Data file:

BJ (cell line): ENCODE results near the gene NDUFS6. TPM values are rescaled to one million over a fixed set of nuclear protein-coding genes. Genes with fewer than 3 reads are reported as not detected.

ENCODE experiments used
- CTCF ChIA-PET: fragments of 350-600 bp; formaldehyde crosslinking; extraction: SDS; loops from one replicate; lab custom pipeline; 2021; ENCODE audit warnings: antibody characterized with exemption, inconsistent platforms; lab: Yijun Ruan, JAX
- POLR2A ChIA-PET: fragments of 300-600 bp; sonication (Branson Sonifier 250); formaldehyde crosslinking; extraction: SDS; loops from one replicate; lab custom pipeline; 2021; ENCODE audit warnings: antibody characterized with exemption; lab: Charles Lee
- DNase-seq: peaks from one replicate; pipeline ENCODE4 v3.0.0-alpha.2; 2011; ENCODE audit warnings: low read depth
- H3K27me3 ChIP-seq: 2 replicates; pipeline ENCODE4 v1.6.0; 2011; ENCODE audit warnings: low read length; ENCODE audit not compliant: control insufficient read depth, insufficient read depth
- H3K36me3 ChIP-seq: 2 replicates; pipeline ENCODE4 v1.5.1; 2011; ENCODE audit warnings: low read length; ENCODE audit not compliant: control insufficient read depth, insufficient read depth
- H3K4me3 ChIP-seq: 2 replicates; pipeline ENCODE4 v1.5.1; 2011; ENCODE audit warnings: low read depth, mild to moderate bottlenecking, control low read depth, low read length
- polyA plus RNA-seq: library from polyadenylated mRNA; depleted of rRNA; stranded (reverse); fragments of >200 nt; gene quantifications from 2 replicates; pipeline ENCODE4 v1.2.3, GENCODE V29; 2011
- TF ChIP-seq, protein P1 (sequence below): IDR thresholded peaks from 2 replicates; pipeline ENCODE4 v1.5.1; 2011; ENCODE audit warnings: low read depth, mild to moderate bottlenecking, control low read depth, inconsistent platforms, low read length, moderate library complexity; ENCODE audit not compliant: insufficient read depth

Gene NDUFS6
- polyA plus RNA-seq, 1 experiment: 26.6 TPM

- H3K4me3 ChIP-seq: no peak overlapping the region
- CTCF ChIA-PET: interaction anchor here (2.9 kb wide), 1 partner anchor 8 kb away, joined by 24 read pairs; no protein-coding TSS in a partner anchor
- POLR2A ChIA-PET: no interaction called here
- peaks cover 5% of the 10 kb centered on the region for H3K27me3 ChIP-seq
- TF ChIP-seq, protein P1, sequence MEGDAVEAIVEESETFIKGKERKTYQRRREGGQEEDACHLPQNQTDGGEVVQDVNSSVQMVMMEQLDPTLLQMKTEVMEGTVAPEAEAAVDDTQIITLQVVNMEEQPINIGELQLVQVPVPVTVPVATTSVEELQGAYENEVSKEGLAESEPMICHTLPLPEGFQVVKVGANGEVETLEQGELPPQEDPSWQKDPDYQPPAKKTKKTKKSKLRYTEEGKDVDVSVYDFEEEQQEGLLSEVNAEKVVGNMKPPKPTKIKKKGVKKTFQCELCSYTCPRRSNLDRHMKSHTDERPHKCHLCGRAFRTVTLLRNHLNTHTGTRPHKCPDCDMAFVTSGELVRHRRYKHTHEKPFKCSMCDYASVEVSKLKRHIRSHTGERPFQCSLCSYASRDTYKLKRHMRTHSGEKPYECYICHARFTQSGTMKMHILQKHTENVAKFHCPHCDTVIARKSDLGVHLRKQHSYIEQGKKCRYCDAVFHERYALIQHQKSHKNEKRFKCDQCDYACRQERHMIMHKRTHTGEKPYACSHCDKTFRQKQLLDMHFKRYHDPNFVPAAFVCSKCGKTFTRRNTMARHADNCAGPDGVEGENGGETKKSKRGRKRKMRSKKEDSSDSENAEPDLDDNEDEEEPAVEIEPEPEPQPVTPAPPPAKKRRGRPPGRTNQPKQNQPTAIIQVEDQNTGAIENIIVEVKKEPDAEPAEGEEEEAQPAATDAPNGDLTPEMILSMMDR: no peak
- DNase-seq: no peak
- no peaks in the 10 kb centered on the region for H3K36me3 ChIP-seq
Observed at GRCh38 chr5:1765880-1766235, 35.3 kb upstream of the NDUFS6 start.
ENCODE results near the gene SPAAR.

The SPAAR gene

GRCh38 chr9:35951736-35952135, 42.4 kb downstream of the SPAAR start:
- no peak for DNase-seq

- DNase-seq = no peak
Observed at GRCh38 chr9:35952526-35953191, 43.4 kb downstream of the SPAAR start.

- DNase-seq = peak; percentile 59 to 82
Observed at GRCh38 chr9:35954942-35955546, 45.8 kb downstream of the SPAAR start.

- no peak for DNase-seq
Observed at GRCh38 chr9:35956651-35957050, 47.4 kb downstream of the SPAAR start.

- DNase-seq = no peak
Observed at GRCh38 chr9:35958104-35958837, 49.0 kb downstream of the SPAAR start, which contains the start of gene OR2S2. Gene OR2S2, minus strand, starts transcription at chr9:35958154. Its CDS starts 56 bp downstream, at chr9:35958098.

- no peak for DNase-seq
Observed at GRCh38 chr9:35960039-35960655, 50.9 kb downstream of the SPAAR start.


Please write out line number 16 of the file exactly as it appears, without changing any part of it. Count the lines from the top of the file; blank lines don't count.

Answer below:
- peaks cover 5% of the 10 kb centered on the region for H3K27me3 ChIP-seq